Isle of Wight Shipwrecks
Ancient and Roman | Medieval | The Hundred Years War | Mary Rose | The Spanish Armada | Treasure, and Hazardous | Sir Robert Holmes | The Frigate Assurance and HMS Invincible | Royal George | HMS Pomone and Carn Brae Castle | Clarendon | HMS Eurydice | Sirenia and Irex | SS Eider and Alcester | HMS Gladiator and the Submarine A1 | The First World War | Between the Wars | The Second World War | SS Virginia and HMS Alliance | Pacific Glory | Höegh Osaka
According to Wheeler's Log, in 1784 two British troop ships were lost in the waters around the Isle of Wight. One of them was the 720-ton Earl of Cornwallis, lost on Rocken End. Its crew saved a chest containing 7,000 silver dollars.
In 1785 several ships were sunk, including three large American traders, among them the 800-ton Marchent.
Wheeler records 22 shipwrecks between 1785 and 1793. The largest was on 9 December 1786. During a violent south-easterly storm, the 900-ton Juno, a Dutch 36-gun frigate, was wrecked at Sudmore point, with the loss of six lives.
In 1793 war broke out with France, at a time when blockades threatened to destroy all European trade. In 1795 a large Irish ship carrying oats was wrecked: its cargo was a boon for the locals.
In 1798 the East Indiaman Henry Addington ran onto Bembridge Ledge in thick fog, and a heavy ground-swell destroyed the ship and drowned 14 of the crew.
In January 1799 the West Indiaman Three Sisters was caught in a storm. She went aground on the rocks of Puckaster Cove, drowning three of the crew.
In 1808 a military transport was lost off St Catherine's, with the loss of nine lives.
On 11 October, 1811, HMS Pomone, a 5th Rate1 38-gun 1,076-ton frigate with a crew of 284, was lost near the Needles. She had been built in 1805 and had fought successfully against the French in the Mediterranean under Captain Robert Barrie. Her greatest success was at the Battle of Sagone Bay, where Pomone led three frigates into the Corsican harbour, fighting two French frigates, an armed merchantman, and a barrage of fort and shore artillery. By nightfall the three French ships were burnt wrecks, and the fort had been silenced.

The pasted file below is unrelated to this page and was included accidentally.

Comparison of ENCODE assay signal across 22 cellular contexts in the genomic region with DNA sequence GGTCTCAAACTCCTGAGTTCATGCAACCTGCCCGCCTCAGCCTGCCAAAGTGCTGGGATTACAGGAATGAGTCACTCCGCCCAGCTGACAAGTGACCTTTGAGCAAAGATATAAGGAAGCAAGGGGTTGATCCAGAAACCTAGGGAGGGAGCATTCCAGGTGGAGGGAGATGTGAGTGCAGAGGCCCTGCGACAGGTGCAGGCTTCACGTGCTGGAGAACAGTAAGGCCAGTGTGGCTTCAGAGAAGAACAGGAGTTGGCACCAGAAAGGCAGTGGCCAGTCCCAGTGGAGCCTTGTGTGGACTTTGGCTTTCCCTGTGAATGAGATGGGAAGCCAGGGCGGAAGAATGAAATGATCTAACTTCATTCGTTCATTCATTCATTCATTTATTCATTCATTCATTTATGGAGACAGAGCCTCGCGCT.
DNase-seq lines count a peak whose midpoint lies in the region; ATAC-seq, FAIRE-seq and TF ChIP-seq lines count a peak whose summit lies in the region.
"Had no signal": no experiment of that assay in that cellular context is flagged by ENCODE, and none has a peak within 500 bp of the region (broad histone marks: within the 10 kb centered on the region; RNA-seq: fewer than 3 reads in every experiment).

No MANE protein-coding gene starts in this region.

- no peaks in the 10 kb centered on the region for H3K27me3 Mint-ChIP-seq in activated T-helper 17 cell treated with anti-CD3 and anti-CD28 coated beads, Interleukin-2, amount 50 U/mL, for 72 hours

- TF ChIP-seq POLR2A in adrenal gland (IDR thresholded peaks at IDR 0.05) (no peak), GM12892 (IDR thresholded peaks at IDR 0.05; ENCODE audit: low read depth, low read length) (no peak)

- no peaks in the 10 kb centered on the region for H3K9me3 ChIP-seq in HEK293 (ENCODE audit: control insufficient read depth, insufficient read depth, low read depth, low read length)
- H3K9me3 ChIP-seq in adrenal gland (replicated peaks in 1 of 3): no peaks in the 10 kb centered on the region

In 1811 Barrie was ordered home to repair the battle-scarred frigate; in addition, he was carrying intelligence from Sardinia which needed to be taken to Westminster as soon as possible. Also on board Pomone were the British Ambassador to Persia, Sir Harford Jones, who was retiring, and some Arab stallions which were a present from the Shah of Persia to King George III.
Trinity House had built three lighthouses around the Island's shores in 1785. One was at the Needles, on the cliff 500 feet above Scratchells Bay; one was at St Catherine's near the Pepper Pot2; and one at Hurst Castle.
Pomone set course through the narrow Needles Passage, with the ship's Master, James Sturrock, at the helm. It was a misty day, and Sturrock mistook the light at the Needles for the light at Hurst Castle. Barrie, at the front of the ship, was able to see Hurst Lighthouse, and realised Sturrock's mistake. The wheel was spun, but too late. Two minutes later, Pomone struck. The crew approached Captain Barrie and asked permission to cover the figurehead in black cloth, and Barrie accepted that his ship was a wreck.